It can be difficult to find balance in your life. Especially when pregnant. It can be difficult to balance: physical, emotional, professional, and familial life.
In this blog, I’ll mostly dive into the biomechanical aspect of what changes during pregnancy. I'll also talk about what you can do to prevent a fall (it’s more common than you might think!) and stay as strong and well-balanced as possible throughout your motherhood journey.
Pregnant women’s quads and back muscles were weaker than nonpregnant women by the second trimester.
This change in musculature occurs because so many women feel significant fatigue and nausea in the first trimester. Because of this, they don’t move as frequently. It only takes about 2 weeks to start losing muscle tone. The first trimester is 12 weeks long. That’s the “if you don’t use it, you lose it” principle for ya.
This is why I so strongly recommend that women stay active while pregnant. You want strong legs and core to create a stable base of support and more weight from that gorgeous baby belly!
That said, I respect the body’s need to rest during pregnancy is important, too. There is, however, usually a small window of time each day where energy levels are better. Notice when this happens for you (it might change daily!)
When pregnant, the order shifts to activating ankles before hips. Since the muscles in our ankle are much smaller than in our hips, this is not an ideal strategy. This is another reason why keeping even your feet and ankles strong is so important during pregnancy!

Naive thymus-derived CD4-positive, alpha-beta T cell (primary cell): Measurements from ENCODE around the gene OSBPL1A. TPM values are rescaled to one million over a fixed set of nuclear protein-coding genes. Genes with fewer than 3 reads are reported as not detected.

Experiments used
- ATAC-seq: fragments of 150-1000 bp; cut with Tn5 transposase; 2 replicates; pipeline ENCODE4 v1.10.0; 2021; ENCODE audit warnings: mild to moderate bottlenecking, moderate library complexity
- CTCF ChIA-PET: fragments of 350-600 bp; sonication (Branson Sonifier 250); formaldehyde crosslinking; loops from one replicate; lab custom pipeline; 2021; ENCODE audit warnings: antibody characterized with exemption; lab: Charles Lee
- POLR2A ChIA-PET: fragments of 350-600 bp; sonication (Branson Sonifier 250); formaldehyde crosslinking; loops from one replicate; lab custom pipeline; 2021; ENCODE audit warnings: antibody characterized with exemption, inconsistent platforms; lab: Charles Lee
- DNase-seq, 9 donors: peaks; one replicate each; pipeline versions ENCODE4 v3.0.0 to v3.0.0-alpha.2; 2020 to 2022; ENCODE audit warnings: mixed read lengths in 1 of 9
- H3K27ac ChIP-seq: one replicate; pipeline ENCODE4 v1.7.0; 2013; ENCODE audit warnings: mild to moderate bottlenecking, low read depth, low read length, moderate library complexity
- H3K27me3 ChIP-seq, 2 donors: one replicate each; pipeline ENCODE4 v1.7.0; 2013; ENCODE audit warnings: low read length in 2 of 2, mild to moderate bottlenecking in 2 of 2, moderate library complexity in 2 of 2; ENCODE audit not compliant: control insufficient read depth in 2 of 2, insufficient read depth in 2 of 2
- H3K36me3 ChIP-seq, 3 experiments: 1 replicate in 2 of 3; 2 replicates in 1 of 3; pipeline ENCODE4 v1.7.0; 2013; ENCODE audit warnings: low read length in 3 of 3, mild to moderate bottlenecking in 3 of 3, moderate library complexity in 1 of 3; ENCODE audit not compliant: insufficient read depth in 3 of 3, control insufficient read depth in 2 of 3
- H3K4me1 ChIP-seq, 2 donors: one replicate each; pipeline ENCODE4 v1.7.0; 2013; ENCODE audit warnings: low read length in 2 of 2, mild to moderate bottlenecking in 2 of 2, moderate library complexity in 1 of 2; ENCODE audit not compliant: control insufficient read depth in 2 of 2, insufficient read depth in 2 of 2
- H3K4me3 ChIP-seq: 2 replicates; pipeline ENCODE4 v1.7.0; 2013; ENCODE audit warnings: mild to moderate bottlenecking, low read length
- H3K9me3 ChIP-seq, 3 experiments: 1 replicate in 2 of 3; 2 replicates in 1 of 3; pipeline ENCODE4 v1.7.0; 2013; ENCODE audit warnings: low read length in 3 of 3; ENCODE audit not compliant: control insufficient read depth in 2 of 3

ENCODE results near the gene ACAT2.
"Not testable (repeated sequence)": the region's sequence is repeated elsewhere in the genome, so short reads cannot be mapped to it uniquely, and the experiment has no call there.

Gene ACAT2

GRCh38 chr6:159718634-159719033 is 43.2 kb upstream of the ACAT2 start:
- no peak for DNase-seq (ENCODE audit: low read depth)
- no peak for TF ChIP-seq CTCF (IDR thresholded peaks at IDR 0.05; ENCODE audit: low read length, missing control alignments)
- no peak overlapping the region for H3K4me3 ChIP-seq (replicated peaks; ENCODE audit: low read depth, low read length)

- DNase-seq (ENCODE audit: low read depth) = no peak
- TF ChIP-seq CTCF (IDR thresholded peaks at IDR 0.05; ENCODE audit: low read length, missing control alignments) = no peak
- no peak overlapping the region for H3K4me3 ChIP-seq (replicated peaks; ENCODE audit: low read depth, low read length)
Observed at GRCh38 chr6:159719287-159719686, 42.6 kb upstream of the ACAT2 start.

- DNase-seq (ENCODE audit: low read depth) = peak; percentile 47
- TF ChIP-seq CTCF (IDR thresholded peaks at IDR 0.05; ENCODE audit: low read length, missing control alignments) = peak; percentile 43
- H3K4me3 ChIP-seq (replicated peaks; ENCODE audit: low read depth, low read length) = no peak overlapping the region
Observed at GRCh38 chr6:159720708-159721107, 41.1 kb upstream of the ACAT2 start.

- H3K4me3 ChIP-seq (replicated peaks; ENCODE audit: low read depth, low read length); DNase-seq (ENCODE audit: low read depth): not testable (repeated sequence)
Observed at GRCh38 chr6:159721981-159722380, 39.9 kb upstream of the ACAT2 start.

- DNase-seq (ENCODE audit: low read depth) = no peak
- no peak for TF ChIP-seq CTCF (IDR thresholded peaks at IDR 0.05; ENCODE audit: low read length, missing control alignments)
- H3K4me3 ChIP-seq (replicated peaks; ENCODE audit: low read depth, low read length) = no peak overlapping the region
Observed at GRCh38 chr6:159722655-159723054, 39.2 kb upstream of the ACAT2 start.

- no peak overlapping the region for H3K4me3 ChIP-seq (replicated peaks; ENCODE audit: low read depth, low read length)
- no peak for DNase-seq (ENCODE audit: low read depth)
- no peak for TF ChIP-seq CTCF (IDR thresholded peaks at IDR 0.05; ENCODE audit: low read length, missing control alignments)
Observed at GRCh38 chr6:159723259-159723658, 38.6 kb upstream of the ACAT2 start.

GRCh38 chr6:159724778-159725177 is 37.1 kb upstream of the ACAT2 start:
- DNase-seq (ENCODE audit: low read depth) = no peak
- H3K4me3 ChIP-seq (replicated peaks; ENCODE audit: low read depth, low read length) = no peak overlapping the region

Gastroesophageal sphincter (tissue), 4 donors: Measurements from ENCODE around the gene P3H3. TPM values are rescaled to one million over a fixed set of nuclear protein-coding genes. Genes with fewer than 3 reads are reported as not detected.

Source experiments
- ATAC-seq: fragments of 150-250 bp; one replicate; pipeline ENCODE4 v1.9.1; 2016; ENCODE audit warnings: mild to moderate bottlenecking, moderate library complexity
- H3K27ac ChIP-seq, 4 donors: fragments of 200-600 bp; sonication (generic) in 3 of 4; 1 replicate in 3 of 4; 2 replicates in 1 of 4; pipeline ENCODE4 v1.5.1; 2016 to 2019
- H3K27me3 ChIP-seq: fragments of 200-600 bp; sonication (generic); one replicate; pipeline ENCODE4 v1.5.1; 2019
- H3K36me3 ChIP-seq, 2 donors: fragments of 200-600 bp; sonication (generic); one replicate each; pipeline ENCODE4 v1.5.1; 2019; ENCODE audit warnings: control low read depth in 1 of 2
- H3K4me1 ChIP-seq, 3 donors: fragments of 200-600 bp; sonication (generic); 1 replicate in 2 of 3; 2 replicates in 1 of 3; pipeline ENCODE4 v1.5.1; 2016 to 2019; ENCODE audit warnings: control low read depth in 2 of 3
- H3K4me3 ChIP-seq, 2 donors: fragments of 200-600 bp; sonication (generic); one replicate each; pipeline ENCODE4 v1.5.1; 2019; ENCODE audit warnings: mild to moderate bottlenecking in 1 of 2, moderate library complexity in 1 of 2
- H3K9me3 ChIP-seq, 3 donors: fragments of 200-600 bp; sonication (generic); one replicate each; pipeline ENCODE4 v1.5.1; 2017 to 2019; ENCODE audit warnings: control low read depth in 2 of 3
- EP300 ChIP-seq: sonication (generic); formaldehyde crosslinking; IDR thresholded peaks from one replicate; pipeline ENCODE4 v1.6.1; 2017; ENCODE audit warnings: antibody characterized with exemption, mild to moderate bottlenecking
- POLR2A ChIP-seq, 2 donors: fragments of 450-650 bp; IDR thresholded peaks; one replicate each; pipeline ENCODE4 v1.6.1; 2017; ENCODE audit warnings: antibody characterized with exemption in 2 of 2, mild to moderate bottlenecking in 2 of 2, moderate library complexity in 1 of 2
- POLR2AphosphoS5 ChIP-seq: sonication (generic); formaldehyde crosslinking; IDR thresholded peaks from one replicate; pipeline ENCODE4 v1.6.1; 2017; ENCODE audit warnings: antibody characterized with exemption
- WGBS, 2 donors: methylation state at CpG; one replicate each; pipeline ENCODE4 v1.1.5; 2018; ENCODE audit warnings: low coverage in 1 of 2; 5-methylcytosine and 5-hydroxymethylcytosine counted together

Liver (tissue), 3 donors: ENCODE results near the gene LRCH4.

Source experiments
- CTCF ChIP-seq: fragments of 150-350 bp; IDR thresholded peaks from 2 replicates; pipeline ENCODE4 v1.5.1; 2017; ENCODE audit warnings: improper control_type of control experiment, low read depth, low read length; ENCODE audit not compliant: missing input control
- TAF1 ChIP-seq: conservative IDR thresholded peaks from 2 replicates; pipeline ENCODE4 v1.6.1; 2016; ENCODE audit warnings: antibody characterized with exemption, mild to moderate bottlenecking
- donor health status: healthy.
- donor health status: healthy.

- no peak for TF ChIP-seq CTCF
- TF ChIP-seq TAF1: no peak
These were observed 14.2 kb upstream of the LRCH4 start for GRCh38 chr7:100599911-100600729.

Lock The Knees
Keep A Widened Stance
*Please have someone nearby for safety!
4 Easy Ways To Improve Your Balance
I’m serious. Spinning, swaying, moving in different directions at once is so good for our lateral muscles. It stimulates our vestibular system in our inner ear. Here’s one of my favorite goofy songs to dance to with my son: The Gummy Bear Song.
If they aren’t strong, then your whole body will feel unstable. A great way to do this is by doing a squat and squeezing your buttocks as you return to standing. You are always welcome to hold onto a wall or counter for the extra balance support.
Single and double leg calf raises are helpful. So is gripping your toes to the floor for improving your intrinsic foot muscle’s ability to support your arch.
It looks like this (but you can go much more slowly).
The mind-body connection is strong. When you feel more physically balanced it’s amazing how much more balanced that can help you feel mentally and emotionally too! I know that working on your balance isn’t a typically under 60-year-old fitness goal. But it is a big part of our overall well-being!
The Train4Birth coaching and Fitness Birthplan meet you where you are. It will help you navigate the daily changes in energy levels and ability throughout pregnancy. We focus on balance, strengthening, stretching, and promoting joy within yourself. If you feel like your balance is “off”, you can always schedule a consultation with me!
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